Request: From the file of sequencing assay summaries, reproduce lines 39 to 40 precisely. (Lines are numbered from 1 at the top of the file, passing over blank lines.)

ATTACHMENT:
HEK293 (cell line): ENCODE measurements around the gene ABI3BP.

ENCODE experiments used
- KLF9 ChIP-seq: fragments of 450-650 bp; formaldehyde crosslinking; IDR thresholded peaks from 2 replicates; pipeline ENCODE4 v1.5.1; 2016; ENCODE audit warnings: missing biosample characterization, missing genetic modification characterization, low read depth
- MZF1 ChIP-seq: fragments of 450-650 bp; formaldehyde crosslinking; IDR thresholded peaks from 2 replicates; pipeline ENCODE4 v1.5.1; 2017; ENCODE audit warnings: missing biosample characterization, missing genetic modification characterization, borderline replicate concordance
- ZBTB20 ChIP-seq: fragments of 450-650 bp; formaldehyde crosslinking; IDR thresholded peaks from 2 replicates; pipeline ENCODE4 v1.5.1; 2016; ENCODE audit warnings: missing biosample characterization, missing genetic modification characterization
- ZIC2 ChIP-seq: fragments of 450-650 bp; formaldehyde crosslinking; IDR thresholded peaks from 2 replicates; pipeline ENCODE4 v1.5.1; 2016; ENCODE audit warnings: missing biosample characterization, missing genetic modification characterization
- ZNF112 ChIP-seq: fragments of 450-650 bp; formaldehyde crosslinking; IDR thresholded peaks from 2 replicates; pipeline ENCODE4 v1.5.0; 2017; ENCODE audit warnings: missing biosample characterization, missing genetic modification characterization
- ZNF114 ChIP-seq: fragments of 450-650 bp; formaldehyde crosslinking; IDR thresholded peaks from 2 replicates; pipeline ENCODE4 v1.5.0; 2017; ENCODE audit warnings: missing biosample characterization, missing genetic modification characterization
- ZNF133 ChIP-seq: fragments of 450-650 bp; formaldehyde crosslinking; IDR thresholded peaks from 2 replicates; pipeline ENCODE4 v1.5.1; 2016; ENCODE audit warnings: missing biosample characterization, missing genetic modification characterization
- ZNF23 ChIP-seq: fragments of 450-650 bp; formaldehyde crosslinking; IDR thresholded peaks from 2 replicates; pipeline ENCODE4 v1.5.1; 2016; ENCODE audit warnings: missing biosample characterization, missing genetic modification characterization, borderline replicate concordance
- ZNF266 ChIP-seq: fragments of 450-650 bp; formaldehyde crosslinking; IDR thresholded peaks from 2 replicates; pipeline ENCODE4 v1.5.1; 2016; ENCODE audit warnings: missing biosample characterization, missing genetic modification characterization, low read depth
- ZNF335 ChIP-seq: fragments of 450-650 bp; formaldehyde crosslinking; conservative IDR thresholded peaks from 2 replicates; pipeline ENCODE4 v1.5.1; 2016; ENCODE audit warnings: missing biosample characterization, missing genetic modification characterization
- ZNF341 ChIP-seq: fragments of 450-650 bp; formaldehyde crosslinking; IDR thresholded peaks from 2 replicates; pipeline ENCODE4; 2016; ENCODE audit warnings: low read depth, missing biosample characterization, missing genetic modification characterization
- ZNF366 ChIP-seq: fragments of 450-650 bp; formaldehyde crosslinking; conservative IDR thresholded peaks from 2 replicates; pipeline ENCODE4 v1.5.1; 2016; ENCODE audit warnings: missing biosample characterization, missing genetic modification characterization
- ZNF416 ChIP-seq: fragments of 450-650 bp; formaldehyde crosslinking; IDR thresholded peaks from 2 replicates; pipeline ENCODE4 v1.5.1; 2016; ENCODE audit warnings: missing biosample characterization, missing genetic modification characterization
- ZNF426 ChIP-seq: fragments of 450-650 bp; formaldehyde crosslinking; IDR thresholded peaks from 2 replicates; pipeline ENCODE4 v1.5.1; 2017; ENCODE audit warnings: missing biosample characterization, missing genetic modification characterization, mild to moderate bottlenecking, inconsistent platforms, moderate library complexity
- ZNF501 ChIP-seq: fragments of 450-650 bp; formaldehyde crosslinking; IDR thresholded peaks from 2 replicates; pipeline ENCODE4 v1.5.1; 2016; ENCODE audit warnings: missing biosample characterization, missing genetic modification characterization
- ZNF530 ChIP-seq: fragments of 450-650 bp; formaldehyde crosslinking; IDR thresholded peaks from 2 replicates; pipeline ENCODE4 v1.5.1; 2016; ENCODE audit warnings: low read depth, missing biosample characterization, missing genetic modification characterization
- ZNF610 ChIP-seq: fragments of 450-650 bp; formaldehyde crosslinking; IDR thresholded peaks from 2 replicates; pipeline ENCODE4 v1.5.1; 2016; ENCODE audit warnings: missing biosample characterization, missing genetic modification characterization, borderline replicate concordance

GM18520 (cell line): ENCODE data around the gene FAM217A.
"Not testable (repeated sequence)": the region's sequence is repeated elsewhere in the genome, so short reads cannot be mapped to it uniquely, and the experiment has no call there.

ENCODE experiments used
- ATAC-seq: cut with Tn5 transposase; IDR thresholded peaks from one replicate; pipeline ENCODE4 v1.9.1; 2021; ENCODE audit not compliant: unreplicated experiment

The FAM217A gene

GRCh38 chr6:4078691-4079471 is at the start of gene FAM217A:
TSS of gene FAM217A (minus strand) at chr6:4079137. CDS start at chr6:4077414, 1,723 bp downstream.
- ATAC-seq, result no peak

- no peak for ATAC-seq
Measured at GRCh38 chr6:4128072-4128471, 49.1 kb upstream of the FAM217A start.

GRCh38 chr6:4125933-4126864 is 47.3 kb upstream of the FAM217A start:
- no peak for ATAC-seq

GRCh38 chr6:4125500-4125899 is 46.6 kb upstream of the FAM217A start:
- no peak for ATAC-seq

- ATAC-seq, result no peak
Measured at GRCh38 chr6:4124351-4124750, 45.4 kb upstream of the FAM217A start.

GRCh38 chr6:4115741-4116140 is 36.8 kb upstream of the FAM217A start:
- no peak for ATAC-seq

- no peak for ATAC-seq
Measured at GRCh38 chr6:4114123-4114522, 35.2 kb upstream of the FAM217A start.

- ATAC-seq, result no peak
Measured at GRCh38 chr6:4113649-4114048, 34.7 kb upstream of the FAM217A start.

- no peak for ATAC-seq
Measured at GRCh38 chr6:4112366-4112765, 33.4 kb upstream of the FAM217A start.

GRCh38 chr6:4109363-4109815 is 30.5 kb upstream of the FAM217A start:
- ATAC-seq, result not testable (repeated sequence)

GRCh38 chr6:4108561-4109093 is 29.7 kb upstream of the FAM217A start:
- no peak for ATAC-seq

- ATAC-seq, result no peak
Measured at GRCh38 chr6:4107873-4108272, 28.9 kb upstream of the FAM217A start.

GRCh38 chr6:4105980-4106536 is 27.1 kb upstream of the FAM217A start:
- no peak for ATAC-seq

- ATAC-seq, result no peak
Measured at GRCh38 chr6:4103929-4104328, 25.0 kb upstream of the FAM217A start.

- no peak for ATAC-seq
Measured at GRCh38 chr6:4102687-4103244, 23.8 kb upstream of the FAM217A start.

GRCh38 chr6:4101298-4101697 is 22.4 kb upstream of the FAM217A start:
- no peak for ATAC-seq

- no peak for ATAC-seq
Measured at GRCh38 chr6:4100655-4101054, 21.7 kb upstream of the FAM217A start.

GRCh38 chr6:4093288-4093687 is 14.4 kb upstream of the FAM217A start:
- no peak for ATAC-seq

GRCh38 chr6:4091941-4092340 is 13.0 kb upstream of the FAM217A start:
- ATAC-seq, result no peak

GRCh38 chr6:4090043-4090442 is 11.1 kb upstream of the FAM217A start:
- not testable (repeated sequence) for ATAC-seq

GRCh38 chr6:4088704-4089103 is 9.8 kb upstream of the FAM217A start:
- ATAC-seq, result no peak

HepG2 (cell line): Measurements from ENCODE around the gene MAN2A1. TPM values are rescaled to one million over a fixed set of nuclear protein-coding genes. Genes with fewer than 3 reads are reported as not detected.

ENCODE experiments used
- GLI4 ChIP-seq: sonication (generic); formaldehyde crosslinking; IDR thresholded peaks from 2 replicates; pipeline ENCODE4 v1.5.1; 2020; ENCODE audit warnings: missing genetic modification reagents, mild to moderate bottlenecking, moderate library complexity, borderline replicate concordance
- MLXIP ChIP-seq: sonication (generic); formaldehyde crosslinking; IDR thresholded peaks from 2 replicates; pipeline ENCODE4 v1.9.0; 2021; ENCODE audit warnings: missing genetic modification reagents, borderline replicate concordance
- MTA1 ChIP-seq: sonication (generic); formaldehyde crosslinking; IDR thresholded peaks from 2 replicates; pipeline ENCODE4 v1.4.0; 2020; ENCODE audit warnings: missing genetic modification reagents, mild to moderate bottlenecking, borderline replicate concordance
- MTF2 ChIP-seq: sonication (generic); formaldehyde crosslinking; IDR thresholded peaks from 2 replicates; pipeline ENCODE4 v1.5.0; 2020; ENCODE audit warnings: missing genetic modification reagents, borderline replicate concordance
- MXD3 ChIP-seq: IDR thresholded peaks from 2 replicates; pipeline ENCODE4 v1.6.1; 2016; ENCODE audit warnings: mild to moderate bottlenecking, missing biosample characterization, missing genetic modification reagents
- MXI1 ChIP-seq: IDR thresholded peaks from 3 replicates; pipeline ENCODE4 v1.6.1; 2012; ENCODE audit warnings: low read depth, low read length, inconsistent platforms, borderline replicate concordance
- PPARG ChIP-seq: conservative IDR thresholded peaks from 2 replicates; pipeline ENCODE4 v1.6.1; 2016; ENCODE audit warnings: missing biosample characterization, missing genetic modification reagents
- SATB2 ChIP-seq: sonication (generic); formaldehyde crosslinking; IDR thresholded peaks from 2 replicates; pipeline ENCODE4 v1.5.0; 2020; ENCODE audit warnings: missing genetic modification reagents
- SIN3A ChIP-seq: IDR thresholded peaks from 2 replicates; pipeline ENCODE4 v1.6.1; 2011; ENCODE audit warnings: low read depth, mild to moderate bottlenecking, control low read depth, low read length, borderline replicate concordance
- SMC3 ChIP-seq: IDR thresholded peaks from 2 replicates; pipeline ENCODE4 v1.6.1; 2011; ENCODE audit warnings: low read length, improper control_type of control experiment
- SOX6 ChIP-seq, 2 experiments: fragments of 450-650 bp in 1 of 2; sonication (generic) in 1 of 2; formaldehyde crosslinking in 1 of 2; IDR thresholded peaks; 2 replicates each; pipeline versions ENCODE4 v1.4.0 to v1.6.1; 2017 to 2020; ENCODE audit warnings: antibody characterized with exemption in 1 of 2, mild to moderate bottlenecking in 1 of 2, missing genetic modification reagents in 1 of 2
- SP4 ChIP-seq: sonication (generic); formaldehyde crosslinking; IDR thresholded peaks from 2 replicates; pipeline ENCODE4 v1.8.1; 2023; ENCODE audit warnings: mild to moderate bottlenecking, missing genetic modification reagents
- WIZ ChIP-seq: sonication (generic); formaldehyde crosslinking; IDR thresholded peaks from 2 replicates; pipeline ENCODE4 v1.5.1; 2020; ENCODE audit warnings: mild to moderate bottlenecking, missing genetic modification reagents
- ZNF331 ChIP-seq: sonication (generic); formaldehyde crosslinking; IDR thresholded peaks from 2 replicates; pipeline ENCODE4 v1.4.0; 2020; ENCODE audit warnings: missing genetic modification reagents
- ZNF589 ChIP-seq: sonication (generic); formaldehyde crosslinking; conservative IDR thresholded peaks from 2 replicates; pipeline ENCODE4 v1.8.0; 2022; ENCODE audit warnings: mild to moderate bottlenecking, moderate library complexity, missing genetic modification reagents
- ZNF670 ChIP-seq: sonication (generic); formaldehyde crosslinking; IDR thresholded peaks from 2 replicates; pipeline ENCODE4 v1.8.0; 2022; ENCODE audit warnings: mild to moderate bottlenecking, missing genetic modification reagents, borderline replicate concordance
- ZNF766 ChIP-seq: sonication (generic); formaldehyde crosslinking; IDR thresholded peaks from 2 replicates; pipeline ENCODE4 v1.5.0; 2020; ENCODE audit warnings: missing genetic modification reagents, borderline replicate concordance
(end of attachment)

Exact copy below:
Measured at GRCh38 chr6:4114123-4114522, 35.2 kb upstream of the FAM217A start.

- ATAC-seq, result no peak